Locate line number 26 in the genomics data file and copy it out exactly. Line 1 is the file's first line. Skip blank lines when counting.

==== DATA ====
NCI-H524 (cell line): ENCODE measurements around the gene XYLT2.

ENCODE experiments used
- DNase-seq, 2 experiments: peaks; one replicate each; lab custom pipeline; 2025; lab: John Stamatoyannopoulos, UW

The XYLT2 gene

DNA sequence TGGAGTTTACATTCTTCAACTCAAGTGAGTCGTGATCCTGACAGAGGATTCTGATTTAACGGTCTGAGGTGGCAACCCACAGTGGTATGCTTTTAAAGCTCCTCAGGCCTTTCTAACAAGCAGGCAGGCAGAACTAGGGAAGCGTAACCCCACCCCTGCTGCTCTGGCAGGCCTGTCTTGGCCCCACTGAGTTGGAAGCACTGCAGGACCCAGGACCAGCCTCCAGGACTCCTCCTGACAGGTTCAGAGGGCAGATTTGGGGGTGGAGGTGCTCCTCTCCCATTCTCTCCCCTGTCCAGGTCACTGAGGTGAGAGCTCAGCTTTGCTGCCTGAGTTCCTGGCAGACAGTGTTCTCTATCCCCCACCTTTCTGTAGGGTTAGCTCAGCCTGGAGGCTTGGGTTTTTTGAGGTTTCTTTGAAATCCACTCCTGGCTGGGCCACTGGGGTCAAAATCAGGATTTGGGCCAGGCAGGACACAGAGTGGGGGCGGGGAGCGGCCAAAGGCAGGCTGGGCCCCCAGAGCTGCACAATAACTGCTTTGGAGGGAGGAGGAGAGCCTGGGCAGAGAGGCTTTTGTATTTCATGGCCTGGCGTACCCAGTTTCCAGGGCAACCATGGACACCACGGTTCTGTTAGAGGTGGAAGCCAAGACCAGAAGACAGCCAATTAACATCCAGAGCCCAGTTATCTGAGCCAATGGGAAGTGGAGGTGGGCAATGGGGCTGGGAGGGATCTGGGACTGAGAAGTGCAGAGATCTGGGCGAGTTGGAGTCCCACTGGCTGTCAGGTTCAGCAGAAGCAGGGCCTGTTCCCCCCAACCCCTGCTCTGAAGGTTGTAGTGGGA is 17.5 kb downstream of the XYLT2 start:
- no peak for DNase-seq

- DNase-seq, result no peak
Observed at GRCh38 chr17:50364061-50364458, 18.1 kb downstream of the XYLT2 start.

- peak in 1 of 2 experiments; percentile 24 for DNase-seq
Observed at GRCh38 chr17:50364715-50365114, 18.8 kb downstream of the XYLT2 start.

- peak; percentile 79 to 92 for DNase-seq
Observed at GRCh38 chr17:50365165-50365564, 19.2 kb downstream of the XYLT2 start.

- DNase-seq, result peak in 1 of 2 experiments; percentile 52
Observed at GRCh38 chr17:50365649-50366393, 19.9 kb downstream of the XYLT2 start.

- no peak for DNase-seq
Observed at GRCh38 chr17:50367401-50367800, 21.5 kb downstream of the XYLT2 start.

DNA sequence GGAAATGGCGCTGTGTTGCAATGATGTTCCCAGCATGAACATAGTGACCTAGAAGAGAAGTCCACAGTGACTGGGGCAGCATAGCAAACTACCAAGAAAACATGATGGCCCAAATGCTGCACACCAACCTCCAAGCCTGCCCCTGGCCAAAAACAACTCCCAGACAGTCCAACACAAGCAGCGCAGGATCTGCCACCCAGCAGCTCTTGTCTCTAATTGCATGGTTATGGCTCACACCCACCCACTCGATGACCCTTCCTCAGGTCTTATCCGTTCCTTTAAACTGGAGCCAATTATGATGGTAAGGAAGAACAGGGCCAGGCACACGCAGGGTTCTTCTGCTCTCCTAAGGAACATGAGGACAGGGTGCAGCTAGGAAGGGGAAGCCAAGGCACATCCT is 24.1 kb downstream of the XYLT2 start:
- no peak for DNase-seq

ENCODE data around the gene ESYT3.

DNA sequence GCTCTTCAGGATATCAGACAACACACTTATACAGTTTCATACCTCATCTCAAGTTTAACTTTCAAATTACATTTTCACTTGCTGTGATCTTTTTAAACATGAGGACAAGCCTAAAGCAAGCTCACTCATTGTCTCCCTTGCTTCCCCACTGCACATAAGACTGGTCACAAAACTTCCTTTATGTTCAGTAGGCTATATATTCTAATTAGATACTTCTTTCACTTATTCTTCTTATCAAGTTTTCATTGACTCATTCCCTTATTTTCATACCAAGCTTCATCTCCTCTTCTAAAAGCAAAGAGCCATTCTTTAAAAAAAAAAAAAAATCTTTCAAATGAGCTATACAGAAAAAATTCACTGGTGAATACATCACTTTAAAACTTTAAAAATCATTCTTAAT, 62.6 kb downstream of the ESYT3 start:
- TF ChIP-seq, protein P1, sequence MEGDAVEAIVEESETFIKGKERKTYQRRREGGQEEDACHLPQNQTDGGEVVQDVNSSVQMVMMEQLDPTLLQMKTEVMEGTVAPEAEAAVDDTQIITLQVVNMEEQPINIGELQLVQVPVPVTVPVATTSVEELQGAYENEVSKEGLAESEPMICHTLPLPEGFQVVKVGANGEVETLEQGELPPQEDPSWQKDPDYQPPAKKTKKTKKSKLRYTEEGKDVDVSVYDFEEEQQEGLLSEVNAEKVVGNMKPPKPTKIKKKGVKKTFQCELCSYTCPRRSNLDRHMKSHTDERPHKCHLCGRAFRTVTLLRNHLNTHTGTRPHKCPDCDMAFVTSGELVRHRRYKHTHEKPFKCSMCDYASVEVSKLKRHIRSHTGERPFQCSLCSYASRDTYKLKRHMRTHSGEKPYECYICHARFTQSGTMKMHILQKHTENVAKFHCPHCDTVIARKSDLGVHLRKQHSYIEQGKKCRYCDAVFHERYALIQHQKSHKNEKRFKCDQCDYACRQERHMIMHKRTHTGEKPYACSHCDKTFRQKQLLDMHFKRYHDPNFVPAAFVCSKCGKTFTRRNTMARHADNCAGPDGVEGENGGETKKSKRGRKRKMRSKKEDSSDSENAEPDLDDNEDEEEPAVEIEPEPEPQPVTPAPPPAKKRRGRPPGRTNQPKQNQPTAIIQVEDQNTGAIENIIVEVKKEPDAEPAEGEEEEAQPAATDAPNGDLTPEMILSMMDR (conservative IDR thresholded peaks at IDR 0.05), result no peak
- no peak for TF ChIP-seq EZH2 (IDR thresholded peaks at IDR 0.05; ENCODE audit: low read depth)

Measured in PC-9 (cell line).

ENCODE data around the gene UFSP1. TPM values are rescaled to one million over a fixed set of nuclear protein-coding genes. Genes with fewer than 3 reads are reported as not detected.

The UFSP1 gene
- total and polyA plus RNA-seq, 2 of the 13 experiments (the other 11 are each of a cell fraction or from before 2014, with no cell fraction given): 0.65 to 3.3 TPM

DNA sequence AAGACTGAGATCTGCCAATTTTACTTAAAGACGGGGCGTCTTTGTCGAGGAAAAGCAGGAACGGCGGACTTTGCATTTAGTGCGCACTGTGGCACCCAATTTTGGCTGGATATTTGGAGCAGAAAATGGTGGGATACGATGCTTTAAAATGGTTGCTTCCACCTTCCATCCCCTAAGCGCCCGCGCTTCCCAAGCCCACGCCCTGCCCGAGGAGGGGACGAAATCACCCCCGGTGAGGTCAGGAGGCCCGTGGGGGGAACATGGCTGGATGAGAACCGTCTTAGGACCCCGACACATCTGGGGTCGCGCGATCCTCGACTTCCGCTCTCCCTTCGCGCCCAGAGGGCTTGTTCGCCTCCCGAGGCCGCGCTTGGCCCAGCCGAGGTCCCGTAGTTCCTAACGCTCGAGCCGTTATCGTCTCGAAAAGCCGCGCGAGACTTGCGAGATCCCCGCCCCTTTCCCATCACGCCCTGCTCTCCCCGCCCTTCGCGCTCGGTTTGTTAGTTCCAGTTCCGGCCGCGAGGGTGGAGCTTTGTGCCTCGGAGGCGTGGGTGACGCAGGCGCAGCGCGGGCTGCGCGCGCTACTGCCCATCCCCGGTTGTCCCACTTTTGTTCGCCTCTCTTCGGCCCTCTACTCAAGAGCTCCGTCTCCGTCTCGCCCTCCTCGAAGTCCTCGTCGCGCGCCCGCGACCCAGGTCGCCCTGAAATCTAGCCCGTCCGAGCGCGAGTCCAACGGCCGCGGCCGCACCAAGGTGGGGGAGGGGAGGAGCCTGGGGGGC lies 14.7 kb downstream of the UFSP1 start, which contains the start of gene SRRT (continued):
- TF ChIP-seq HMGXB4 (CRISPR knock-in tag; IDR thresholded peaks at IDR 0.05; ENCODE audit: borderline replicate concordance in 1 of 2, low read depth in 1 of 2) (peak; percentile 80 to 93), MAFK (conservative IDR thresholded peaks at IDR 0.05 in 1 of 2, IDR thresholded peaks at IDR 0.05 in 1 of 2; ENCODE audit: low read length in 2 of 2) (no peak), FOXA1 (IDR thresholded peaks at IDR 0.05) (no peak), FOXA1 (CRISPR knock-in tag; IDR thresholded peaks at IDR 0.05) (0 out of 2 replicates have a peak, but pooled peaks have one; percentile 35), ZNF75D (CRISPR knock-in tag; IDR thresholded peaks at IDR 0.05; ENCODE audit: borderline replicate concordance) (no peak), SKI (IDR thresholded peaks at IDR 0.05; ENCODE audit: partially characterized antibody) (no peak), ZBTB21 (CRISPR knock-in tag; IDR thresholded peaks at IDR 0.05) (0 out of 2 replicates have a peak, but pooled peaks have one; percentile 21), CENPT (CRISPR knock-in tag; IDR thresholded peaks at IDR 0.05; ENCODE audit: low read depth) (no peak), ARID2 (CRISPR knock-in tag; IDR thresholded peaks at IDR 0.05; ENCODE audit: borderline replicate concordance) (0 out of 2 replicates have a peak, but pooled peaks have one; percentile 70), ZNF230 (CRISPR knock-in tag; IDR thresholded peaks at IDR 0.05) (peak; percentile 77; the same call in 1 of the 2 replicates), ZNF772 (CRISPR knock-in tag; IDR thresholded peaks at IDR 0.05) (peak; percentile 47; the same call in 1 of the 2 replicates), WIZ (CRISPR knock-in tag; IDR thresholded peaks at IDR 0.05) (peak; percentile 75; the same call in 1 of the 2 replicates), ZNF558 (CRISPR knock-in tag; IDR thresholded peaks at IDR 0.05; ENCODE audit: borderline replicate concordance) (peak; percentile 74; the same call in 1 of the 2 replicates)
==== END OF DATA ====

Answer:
- total and polyA plus RNA-seq, 2 of the 13 experiments (the other 11 are each of a cell fraction or from before 2014, with no cell fraction given): 0.65 to 3.3 TPM